BusinessInterviews.com: What inspired you to establish the BYLG Sport division in 2012 and create a line of service specifically for non-pool events?

Stephé: Demand, mostly. A colleague suggested it to me when we first opened, but I was concerned at the time that lifeguards in this region were trained primarily for pools, and open-water rescue requires an additional skill set. But triathlon has swelled, both in number of participants and number of events. That has spurred the growth of open-water practice swims. As well, adventure races like Muckfest MS and Tough Mudder have water obstacles. When the requests for lifeguards and other pre-event consultation for these special events kept coming, we created a training plan for lifeguards that includes the supervision strategies, rescue skills, swim speed and stamina, and watercraft operation required to meet the needs of large groups in open-water. We’ve been able to adapt a lot of pool lifeguards to work in natural sites, and recruit some triathletes and EMTs directly. Once we felt we could serve those events properly, we took on more, and now that division is performing well.

BusinessInterviews.com: Can you share a bit about the development process behind your new Lifeguard-In-Training program that you’re planning to launch this summer?

Stephé: It was born of BYLG Sport. St. Louis has a rich swimming history, and is home to many elite swim teams with lots of young talent. Parents are always looking for unique experiences that will empower their children, especially tweens and teens. There are great opportunities in lifeguarding. It teaches personal responsibility, good health and fitness, leadership, and lots of other life skills, all of which we need at BYLG. How nice it would be if upcoming lifeguards were actually looking for diverse work as they are seeking job training. So we aim to build a water rescue culture among young people, so they will consider not only pools, but all kinds of water sites that can benefit from their skills.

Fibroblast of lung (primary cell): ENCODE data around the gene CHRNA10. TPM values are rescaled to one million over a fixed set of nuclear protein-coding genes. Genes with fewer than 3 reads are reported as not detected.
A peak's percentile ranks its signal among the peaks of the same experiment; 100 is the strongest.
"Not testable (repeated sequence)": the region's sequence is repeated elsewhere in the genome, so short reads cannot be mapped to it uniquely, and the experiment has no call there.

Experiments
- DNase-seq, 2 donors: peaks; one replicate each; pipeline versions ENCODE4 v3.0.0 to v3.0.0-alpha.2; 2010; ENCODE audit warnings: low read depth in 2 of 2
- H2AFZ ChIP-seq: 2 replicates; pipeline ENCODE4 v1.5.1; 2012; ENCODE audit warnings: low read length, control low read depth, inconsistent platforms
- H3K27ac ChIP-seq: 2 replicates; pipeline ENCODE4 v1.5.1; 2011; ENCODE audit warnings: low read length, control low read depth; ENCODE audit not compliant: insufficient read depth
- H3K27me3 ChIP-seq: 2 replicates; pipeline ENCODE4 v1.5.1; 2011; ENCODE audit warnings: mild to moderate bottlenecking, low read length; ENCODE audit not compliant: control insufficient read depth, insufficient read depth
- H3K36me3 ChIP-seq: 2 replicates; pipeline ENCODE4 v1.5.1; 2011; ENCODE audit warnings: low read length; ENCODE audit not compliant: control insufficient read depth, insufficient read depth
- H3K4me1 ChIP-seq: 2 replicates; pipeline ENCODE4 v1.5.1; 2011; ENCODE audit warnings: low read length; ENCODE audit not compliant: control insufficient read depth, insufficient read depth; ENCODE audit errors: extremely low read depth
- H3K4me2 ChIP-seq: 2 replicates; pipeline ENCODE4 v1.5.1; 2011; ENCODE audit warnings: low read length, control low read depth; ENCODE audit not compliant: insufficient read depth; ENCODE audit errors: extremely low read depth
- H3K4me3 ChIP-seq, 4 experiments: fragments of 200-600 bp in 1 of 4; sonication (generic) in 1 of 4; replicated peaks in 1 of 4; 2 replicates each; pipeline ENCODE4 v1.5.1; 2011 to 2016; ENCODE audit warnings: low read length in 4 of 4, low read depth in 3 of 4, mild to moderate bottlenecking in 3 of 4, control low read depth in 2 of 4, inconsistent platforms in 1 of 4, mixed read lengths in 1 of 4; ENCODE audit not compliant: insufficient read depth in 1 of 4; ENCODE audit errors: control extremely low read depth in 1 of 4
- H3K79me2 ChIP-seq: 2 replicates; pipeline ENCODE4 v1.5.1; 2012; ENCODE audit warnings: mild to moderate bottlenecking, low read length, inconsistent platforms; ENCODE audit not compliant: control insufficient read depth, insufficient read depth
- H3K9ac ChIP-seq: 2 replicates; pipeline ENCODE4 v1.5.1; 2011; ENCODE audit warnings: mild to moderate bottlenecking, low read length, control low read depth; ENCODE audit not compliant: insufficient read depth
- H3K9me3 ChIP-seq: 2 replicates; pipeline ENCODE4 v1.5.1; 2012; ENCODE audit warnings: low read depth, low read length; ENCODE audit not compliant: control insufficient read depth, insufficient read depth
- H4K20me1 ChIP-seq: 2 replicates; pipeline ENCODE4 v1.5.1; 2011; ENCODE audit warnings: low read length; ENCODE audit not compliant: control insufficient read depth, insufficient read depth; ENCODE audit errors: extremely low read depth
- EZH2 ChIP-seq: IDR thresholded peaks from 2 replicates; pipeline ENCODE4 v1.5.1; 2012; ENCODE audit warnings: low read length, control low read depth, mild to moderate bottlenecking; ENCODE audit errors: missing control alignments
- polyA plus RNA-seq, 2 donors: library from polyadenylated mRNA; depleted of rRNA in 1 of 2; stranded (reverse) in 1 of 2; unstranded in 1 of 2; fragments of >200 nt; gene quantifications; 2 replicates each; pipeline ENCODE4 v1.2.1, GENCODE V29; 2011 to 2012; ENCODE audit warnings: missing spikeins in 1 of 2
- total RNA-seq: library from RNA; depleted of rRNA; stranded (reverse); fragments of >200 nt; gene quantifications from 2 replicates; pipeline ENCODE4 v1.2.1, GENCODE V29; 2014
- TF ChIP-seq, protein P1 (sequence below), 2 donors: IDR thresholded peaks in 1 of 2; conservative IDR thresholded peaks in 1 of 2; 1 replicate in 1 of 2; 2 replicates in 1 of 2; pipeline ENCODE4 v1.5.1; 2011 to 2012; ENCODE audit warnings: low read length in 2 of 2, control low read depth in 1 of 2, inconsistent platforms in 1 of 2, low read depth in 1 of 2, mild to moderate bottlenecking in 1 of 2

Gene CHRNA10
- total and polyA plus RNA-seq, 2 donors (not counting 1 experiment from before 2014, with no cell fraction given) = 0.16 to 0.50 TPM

Our fantastic summer intern spent a lot of time writing the LIT curriculum so it would provide fun and engaging exposure to the kinds of duties at lifeguarding job sites—pools of all sizes and lakes and oceans, too. We also offer post-program volunteer work, which so many young people are seeking now. I hope that many participants will lead their peers to make safe choices around water. And of course, will eventually become lifeguards. With labor statistics showing so many US teens un- and under-employed, having special skills can help. Maybe the growing readiness to serve natural sites will lead to more lifeguards posted in state and county parks, where drownings occur annually.

BusinessInterviews.com: Why do you think that are so few companies or individuals that provide water safety services to residential pools? Do you anticipate that trend to change in the coming years?